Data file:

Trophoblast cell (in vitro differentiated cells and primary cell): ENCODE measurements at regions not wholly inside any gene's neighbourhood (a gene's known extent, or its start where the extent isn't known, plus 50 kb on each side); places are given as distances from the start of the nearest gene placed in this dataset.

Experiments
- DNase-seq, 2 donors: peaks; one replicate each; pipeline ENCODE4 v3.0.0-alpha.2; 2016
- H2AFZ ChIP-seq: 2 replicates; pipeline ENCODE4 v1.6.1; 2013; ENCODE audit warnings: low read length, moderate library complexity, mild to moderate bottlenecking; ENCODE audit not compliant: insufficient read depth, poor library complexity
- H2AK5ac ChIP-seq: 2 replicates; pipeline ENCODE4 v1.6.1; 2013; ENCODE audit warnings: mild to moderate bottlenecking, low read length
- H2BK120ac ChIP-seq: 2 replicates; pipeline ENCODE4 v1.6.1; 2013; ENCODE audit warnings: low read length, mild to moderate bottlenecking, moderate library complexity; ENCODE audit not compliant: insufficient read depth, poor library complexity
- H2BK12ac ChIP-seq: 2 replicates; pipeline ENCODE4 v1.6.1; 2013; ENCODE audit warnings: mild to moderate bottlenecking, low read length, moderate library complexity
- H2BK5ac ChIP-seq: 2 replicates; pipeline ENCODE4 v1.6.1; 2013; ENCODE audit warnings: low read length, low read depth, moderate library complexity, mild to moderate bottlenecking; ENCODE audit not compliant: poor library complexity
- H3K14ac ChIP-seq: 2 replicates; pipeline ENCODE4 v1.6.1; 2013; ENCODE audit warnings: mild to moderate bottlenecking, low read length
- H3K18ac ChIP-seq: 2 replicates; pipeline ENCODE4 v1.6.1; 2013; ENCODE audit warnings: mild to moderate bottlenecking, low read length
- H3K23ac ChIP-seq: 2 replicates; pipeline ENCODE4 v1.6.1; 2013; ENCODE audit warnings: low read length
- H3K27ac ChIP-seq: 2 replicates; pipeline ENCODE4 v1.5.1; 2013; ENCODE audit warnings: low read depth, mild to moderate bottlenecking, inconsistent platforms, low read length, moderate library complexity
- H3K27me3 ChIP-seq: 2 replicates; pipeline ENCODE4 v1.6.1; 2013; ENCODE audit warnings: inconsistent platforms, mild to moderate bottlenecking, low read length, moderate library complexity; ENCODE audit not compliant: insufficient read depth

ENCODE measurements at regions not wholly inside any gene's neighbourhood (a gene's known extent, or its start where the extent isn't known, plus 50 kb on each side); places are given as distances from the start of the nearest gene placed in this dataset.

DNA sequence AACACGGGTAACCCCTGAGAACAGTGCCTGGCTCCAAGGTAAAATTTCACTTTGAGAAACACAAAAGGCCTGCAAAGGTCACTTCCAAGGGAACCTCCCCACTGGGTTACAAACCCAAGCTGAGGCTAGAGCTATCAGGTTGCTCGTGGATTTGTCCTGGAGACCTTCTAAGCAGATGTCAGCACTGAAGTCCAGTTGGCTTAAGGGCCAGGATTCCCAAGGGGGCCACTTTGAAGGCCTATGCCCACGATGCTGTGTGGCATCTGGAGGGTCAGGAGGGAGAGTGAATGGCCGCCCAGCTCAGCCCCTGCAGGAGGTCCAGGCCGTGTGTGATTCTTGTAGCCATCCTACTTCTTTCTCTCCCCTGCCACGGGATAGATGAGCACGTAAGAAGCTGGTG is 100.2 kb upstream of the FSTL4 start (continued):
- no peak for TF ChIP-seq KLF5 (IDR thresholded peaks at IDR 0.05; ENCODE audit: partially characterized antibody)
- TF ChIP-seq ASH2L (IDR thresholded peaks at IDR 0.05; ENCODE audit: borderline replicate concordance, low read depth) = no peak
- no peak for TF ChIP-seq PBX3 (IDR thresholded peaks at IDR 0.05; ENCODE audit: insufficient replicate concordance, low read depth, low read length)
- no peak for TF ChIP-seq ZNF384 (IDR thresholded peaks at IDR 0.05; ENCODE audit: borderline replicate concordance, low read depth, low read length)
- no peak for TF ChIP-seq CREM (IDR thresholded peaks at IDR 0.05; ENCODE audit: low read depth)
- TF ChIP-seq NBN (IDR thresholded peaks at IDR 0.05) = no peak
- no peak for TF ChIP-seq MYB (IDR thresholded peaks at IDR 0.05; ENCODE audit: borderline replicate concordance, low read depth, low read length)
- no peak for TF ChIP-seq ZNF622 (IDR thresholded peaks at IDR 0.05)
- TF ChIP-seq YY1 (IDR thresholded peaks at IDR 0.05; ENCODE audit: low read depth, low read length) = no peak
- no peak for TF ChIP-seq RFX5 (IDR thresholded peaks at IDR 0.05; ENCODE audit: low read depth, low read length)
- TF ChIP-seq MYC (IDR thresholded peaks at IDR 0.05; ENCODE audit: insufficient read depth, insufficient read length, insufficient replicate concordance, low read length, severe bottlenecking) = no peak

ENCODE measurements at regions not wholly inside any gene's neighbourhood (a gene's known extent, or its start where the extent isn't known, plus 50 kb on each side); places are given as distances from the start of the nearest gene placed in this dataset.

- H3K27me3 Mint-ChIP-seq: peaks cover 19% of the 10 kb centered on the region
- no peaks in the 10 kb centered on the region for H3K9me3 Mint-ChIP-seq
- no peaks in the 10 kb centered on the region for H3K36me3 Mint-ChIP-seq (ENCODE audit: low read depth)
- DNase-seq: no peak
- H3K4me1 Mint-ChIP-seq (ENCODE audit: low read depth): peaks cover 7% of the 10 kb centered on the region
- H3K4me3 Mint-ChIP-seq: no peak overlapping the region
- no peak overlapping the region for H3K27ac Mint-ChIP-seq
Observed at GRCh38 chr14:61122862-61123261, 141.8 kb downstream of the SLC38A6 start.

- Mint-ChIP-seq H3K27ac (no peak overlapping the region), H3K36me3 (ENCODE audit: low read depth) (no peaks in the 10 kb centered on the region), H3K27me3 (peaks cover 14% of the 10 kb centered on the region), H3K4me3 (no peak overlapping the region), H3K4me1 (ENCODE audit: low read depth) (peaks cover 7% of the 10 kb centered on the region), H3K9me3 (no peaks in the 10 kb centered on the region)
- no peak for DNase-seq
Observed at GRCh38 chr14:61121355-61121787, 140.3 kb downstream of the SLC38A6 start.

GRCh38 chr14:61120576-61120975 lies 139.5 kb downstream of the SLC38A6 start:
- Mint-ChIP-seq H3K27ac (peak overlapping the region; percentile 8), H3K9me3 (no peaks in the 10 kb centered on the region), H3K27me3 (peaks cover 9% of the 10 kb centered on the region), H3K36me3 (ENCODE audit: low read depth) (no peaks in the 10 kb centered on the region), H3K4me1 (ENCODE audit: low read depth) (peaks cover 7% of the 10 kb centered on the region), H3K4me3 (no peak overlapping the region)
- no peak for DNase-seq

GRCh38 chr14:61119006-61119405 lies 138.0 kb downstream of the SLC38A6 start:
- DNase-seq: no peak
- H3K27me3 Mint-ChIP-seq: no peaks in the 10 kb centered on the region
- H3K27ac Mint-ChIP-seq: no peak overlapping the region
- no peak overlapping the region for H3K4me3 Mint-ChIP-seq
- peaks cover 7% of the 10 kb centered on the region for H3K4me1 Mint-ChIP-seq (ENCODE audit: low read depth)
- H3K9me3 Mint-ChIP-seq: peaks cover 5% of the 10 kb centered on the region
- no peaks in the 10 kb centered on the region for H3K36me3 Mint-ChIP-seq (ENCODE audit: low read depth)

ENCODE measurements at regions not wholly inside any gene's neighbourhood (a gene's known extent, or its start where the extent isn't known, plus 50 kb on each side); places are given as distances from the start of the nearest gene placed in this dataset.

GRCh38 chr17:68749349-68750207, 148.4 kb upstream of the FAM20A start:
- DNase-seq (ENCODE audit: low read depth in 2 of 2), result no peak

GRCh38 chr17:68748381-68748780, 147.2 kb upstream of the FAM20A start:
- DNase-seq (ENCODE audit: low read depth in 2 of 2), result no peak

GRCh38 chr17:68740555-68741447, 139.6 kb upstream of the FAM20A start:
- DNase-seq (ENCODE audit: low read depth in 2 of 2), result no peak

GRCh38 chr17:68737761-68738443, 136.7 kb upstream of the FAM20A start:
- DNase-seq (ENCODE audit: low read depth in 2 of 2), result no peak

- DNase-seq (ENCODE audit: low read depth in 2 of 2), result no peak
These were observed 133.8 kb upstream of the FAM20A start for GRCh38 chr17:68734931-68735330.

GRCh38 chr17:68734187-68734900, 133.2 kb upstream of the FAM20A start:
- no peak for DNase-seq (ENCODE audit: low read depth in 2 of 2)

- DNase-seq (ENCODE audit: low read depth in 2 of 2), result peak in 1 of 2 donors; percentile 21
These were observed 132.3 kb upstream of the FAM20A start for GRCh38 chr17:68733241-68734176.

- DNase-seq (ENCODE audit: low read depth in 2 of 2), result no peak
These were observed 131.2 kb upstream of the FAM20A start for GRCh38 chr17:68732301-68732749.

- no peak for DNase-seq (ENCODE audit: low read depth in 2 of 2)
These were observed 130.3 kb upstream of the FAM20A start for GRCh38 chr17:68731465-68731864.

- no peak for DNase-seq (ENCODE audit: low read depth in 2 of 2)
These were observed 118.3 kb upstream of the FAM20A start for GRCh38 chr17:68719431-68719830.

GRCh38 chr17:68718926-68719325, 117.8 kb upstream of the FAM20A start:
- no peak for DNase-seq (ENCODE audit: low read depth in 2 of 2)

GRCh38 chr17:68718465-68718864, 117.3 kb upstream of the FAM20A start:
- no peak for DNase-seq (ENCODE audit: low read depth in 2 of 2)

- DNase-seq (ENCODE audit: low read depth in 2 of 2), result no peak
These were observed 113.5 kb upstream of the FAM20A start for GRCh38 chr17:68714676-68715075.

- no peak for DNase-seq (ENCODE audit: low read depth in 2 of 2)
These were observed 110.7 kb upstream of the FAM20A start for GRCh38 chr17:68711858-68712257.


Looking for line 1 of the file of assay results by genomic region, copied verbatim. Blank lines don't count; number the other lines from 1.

Trophoblast cell (in vitro differentiated cells and primary cell): ENCODE measurements at regions not wholly inside any gene's neighbourhood (a gene's known extent, or its start where the extent isn't known, plus 50 kb on each side); places are given as distances from the start of the nearest gene placed in this dataset.